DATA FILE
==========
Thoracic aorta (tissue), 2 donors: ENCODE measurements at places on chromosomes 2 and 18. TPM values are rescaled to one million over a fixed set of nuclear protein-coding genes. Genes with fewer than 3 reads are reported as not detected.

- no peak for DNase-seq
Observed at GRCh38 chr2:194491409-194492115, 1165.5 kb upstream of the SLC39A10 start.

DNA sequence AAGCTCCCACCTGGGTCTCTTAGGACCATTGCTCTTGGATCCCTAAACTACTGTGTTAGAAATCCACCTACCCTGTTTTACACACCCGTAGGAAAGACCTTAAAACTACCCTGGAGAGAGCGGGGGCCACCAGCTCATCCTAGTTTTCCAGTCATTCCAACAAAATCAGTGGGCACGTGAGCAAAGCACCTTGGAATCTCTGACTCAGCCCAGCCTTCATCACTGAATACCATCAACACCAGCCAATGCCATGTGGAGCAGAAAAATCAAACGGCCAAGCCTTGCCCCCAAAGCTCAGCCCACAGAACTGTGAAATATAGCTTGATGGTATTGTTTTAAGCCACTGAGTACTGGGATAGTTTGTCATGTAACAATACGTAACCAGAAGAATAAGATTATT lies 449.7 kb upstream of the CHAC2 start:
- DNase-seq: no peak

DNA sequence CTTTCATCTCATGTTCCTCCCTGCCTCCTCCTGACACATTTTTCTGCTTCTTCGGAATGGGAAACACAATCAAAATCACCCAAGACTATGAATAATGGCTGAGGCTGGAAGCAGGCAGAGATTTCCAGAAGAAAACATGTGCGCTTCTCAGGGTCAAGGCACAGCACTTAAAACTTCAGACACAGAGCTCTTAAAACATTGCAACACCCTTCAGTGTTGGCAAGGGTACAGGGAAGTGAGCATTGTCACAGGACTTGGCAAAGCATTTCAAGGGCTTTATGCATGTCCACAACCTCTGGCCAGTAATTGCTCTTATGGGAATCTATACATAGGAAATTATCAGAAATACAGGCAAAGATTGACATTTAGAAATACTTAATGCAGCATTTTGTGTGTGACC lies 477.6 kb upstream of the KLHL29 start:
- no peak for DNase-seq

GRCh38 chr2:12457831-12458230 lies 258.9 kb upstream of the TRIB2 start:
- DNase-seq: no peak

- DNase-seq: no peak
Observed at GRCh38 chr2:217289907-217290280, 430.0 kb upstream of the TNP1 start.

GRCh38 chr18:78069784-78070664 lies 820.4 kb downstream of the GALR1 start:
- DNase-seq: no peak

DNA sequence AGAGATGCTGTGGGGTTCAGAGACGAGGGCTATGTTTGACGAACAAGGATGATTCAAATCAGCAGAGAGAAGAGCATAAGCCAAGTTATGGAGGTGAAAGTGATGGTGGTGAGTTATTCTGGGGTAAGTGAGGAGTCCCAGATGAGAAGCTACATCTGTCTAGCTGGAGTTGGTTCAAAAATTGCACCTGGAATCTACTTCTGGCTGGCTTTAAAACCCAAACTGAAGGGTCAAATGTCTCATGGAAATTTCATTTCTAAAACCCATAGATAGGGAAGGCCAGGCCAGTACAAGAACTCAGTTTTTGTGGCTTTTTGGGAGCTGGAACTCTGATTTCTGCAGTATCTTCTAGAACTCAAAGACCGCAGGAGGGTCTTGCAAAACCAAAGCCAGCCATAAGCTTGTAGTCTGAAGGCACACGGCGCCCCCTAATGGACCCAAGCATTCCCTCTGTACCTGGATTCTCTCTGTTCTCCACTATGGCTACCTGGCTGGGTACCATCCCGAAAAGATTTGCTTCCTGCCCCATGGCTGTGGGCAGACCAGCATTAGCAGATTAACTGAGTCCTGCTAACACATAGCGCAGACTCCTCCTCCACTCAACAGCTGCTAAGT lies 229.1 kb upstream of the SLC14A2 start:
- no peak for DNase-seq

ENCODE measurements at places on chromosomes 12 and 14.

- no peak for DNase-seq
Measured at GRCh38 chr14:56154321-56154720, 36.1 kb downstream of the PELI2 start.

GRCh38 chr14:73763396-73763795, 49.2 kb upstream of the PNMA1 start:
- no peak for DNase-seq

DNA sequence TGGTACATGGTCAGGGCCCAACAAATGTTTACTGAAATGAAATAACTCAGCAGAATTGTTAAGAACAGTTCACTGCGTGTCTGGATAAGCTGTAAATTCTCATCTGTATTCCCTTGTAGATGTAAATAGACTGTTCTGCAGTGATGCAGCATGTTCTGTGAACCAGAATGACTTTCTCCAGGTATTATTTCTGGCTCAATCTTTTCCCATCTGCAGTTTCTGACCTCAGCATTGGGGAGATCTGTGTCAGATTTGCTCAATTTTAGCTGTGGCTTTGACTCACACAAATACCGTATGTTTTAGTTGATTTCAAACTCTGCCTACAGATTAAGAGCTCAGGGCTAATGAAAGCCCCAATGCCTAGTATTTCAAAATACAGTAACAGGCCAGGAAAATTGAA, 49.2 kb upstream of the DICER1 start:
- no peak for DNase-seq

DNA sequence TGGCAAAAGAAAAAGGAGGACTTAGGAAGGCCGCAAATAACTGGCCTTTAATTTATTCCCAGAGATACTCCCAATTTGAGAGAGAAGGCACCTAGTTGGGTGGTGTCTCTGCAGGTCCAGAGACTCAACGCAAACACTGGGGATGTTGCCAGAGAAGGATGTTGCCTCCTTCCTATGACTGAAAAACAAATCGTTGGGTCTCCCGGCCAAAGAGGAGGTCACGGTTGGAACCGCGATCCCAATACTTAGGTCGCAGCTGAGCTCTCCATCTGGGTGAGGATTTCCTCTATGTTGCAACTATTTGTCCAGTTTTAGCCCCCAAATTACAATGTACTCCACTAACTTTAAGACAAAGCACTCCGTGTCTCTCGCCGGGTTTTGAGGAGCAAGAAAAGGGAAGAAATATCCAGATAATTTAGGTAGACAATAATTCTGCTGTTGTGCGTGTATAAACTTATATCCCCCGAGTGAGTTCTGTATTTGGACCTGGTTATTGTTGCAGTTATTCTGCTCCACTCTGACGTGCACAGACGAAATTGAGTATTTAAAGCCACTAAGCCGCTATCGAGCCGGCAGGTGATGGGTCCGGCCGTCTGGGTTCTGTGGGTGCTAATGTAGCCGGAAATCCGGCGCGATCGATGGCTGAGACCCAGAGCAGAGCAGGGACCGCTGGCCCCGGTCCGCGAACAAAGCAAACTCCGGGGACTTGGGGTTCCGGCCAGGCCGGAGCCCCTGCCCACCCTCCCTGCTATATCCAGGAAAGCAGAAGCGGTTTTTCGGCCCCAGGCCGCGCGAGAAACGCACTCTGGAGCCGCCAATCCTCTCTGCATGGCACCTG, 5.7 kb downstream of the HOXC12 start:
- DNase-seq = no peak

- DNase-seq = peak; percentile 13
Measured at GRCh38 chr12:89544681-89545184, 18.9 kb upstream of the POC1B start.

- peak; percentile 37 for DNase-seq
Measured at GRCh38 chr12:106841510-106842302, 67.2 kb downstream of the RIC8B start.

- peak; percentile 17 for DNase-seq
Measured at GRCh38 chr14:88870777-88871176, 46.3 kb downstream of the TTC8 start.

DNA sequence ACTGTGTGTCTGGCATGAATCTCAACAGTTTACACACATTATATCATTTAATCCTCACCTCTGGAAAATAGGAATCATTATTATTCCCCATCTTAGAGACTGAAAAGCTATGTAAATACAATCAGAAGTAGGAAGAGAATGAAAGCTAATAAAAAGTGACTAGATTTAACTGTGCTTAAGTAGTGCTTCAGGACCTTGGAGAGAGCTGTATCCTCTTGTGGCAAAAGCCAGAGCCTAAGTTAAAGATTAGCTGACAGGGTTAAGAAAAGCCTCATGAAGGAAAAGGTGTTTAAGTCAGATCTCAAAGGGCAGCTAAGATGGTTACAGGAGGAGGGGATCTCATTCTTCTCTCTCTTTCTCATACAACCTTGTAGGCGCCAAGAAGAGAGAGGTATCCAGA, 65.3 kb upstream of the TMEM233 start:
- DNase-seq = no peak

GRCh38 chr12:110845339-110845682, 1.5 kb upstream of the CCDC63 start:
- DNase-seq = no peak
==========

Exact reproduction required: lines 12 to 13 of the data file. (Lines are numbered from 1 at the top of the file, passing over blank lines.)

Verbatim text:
GRCh38 chr18:78069784-78070664 lies 820.4 kb downstream of the GALR1 start:
- DNase-seq: no peak